9 May 21

The entire process of living in Zimbabwe is somewhat of a risk at the current time, so you could think that there might be very little appetite for supporting Zimbabwe’s gambling dens. In fact, it seems to be working the opposite way around, with the desperate market conditions leading to a greater desire to play, to try and discover a quick win, a way from the problems.

For many of the citizens subsisting on the tiny local earnings, there are 2 popular styles of gambling, the national lottery and Zimbet. As with most everywhere else on the planet, there is a state lotto where the chances of hitting are remarkably tiny, but then the prizes are also remarkably high. It’s been said by market analysts who study the idea that most don’t purchase a ticket with the rational belief of hitting. Zimbet is built on one of the local or the United Kingston football leagues and involves predicting the outcomes of future games.

Zimbabwe’s gambling halls, on the other shoe, look after the considerably rich of the state and travelers. Until a short while ago, there was a very substantial tourist business, based on safaris and trips to Victoria Falls. The market anxiety and associated conflict have carved into this market.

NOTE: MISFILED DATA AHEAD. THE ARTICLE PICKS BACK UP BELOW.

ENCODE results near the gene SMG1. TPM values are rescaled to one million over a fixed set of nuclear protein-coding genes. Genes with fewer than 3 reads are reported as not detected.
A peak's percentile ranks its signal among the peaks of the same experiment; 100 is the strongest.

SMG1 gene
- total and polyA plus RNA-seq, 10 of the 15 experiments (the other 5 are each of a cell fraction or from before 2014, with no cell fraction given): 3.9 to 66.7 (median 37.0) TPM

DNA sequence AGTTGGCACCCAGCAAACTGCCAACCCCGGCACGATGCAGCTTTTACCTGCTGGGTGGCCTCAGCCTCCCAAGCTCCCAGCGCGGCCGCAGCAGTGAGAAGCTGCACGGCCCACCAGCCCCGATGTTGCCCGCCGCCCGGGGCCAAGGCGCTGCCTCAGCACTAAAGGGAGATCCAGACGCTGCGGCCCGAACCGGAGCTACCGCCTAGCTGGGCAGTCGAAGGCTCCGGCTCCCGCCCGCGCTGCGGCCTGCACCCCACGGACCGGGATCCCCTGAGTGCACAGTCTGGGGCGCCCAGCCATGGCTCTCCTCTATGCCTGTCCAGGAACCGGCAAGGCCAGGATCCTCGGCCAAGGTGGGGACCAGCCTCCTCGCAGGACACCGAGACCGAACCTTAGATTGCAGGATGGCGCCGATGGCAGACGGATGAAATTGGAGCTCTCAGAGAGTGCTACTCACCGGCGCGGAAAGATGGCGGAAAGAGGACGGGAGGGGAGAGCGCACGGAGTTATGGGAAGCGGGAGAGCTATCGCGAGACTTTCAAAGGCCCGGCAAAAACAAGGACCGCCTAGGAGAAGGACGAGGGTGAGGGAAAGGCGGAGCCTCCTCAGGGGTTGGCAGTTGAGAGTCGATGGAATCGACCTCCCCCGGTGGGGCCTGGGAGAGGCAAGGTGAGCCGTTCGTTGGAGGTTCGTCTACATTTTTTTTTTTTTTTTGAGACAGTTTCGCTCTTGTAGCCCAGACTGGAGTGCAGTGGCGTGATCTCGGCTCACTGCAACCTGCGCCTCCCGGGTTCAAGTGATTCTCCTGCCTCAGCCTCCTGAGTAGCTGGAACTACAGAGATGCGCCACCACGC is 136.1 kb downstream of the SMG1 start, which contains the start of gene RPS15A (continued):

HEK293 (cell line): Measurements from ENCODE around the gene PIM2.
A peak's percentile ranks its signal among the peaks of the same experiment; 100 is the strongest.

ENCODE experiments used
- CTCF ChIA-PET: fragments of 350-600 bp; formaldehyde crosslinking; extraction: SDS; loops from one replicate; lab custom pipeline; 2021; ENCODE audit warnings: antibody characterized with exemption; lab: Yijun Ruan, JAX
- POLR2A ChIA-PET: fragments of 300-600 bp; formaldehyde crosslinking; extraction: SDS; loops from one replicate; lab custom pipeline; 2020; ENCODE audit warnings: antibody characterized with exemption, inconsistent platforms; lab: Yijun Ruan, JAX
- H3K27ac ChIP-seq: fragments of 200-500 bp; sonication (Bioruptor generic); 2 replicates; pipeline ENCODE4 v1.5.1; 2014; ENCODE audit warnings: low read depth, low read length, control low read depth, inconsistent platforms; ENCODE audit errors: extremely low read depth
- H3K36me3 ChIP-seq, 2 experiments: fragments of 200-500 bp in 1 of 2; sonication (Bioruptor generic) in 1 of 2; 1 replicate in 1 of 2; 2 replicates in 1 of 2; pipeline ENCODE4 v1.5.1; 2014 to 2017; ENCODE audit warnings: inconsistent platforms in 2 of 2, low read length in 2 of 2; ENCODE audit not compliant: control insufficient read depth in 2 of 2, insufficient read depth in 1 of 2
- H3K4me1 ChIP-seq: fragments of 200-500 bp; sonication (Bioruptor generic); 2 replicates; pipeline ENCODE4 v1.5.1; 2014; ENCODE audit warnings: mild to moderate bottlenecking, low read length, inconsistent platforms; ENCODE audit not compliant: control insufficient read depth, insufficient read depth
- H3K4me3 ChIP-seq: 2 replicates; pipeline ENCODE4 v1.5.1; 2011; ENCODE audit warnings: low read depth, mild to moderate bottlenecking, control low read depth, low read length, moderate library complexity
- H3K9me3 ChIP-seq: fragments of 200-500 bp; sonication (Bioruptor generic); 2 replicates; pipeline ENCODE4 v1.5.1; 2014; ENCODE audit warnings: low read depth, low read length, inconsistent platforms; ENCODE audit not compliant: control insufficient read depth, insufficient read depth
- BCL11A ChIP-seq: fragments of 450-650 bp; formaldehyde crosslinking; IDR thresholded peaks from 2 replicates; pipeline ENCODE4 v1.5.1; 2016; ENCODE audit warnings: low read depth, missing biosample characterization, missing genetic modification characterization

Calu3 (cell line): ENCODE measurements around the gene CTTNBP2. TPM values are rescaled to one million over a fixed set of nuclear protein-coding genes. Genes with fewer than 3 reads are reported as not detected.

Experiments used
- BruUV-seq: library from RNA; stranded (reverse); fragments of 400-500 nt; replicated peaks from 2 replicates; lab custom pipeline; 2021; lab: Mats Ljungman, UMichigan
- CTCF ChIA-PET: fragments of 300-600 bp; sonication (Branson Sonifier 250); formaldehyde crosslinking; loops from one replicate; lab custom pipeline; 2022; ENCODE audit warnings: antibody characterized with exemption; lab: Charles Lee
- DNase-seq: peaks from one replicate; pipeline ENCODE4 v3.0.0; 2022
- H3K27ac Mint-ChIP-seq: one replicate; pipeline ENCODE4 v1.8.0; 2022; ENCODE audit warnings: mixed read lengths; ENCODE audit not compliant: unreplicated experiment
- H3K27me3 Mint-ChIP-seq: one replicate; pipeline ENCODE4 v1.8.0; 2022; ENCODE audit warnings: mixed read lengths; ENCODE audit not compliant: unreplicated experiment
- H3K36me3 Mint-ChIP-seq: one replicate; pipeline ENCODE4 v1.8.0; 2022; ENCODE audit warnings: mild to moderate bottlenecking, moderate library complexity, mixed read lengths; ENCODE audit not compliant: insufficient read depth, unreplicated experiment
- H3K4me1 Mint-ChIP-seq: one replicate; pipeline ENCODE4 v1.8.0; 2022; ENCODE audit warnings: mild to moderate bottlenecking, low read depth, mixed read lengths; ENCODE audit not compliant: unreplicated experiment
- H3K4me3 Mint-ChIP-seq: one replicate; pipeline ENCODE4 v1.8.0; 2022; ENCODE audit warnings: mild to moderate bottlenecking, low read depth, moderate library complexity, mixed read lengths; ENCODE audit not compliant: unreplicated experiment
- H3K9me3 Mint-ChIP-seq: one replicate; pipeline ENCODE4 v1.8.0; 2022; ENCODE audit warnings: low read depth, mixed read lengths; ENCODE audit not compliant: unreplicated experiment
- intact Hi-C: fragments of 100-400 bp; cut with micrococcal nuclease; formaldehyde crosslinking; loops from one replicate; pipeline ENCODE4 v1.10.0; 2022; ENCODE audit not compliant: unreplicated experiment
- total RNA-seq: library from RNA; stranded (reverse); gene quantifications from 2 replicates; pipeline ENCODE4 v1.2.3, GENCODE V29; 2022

Amongst Zimbabwe’s gambling halls, there are 2 in the capital, Harare, the Carribea Bay Resort and Casino, which has 5 gaming tables and slot machines, and the Plumtree gambling den, which has just the slot machines. The Zambesi Valley Hotel and Entertainment Center in Kariba also has only slot machines. Mutare has the Monclair Hotel and Casino and the Leopard Rock Hotel and Casino, the two of which contain gaming tables, one armed bandits and electronic poker machines, and Victoria Falls houses the Elephant Hills Hotel and Casino and the Makasa Sun Hotel and Casino, each of which have slot machines and blackjack, roulette, and craps tables.

In addition to Zimbabwe’s gambling halls and the previously alluded to lottery and Zimbet (which is considerably like a parimutuel betting system), there is a total of 2 horse racing complexes in the state: the Matabeleland Turf Club in Bulawayo (the second municipality) and the Borrowdale Park in Harare.

Seeing as that the economy has diminished by beyond forty percent in the past few years and with the connected poverty and bloodshed that has come about, it is not well-known how well the tourist industry which supports Zimbabwe’s gambling halls will do in the near future. How many of them will still be around till conditions get better is merely unknown.

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